the 6enera?#?buld have bien ship
ped in antuW^ion of the blockade,
and it woui?T?heii have Ittrnisbed-a
basis for future:credit.' As I waa-ftt
that time ID charge of the Treasury
Department, the responsibility of this
failure would rest chiefly on me; and
you will theiSgjf^e not consider it out
of place that Ifould correct .misap
{irehensions wliiih seem tohave mrs
ed yoursejf^??a^l a . Gen. Johnston.
The Go(?0Ufc Government was
organized in IJ??ruary, the blockade
was instituted,in May, thus leaving
a period of jf?ee months in which
the whole cotton crop ou,, hand, say
foui milk?s*-*?. bales, ought, accord
titi* to the military financier, to have
*&jaen got into the hands of the Con
federate GW^nment, and to have
been shipped'abroad.. This would
have reqmre^p fleet of four thous
and ships.'TS?orong one thousand bales
to the ship?5?Vbere would these ves
sels base bflf^procured, in the face
of the notification of the blockade ?
and was nojjjas) much of the cotton
shipped by p^ate enterprise as could
have beenJgB?feed by the govern
ceeds-of '^e^o^vere in most cases
sold to thflt^ernment in the shape
of bills ofep?bai)ge. The superior
advantage ?gfejs plan is evinced by
the fact tha?jjjtliroughout the year,
the governz?wt exchanged its own
notes for bills\ on England at par,
with which itpaid for all its arms
aud muuitiomnof war.
Of course fi?k vast amount of cot
ton could only have been procured in
one of three ways-by seizure, by
purchase or by. donation.
Certainly no one, at the first incep
tion of the Confederacy, would have
ventured to propose to seize upon the
crop then in the hands of the plan
ters, and which furnished their only
means of subsistence.
Could it not; then, have been pur
chased ?
At thc commencement of the gov
ernment the treasury hud not funds
to pay for the jabb- on which .the sec
retary was wnlnig; arid the first, pur
chases of the Government made
abroad were made on thu private
draft of ihe secretary. There wu.?
not to be found, in thc whole Con
federacy, a sheet ol b ink note paper
on which to print a note Eoreua.-t
ing this need, the secretary had or
dered, from ?llglainl. a consignment
ol', note paper and lithouruphic ina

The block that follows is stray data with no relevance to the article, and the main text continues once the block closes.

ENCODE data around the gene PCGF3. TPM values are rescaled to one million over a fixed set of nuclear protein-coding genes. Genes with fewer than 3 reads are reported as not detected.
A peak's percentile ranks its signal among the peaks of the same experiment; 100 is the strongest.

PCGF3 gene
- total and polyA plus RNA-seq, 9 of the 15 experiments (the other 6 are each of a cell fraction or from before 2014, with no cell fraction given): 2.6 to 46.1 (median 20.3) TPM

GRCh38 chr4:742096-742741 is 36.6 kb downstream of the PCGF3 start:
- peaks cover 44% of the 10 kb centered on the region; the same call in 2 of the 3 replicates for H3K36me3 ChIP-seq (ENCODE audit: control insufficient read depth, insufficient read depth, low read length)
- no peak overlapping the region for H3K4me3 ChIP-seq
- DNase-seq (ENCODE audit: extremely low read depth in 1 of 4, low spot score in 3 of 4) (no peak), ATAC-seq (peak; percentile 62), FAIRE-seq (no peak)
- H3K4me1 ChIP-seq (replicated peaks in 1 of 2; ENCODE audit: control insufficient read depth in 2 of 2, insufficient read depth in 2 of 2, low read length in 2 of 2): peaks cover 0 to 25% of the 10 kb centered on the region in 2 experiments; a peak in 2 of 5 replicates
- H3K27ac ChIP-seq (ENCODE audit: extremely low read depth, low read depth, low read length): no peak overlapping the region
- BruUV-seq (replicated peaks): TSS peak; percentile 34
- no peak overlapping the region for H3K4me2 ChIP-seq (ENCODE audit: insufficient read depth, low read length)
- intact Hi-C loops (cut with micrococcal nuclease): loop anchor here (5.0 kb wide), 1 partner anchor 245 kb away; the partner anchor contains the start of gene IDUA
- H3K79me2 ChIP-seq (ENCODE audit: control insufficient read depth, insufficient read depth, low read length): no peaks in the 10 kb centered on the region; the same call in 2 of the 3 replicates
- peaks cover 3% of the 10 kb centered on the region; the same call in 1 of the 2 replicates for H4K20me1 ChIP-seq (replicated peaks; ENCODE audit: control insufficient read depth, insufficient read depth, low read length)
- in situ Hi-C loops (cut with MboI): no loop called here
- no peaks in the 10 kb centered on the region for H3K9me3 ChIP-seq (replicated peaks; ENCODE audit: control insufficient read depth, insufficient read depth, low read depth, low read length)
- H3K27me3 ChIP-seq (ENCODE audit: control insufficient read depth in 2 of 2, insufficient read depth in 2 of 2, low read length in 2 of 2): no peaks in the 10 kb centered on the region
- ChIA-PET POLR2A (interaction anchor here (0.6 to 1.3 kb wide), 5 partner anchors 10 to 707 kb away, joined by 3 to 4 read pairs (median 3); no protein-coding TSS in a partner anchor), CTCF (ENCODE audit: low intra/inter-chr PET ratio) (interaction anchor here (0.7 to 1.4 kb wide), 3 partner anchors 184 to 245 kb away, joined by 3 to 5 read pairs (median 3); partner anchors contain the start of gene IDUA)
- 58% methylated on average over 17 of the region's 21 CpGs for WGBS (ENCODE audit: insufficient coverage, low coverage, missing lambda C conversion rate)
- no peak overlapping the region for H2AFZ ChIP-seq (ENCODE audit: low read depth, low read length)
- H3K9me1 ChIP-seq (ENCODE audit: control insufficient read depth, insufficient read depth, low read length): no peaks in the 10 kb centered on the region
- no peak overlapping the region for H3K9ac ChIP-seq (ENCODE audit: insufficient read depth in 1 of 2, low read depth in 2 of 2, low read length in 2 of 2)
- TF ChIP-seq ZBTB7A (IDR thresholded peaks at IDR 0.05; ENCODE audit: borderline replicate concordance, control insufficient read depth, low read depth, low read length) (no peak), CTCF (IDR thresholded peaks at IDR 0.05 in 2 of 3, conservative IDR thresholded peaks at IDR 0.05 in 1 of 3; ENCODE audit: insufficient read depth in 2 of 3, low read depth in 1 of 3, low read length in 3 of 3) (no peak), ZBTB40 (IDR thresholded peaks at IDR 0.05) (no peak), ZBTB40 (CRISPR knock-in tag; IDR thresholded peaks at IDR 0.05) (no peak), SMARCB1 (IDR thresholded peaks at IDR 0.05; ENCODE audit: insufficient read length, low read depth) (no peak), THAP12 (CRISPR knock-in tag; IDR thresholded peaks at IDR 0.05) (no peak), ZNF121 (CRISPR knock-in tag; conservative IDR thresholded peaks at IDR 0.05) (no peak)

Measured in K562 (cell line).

tevia**. thuAg^l uwithining winch
ivvui capto.'*?** ^u?r roe-Ttrgrr stfas", 'Tint'
many of the friends of the lute Col.
Evans, of our- city, will remember
that he nearly -lost hi.% lite in the at
tempt to briug across the lines .>. sin
gle parcel of note paper. It is with
in the memory ul the printers of I
these notes, that months elapsed be- '
fore bonds or notes could be engraved
and printed; and these constituted
our entire currency. How, then, was
the cotton to be paid for?
And when the mechanical diflicul
ties were overcome, the financial pre
sented an equal barrie!-. 1 he scheme
for raising money, adopted by Con
gress, was to issue Conf?d?ral.!.' notes,
funding the redundant notes iu in
terest-bearing bonds; and all pay
ments at the treasury .vere made
with these notes. The daily demands
on the treasury exceeded greatly the
means of .supply. Now, il instead ol'
applying the notes lu the daily pay
ments required at the treasury they
had ben used to puicha.se cotton, the
treasury would have found itself fill
ed with cotton, without any money
to meet the wants pf the government
uutil that cotton ^:ould be shipped
abroad and sold.
If, instead of payment in notes,
the bonds of the government had
beeb used to purchase the cotton
crop,1 S?ieiS tonds would hilve been
thrown in the market to meet the ne
cessities of the planters, and their
value as a means of funding the sur
plus currency would have been de
stroyed. It is obvious to any one ac
quainted with finance, that this would
have broken down the Confederate
currency within the first year of its
existence. Whereas the plan pur
sued sustained the credit of the Con
federacy until brazen down by ca
lamities under which no credit could
survive.
The. only remaining mode in which
the cotton could have been procured
by the government was by donation
from the planters. So far was this
donatiou from being pussible, that
the treasury actually had to issue a
circular iu response to applications to
the government for aid tathe plant
ers in making loans to them, and not
a bale of the crop of that year1 was
contributed to the government. An
effort was made to get pledges of the
next year's crop in exchange for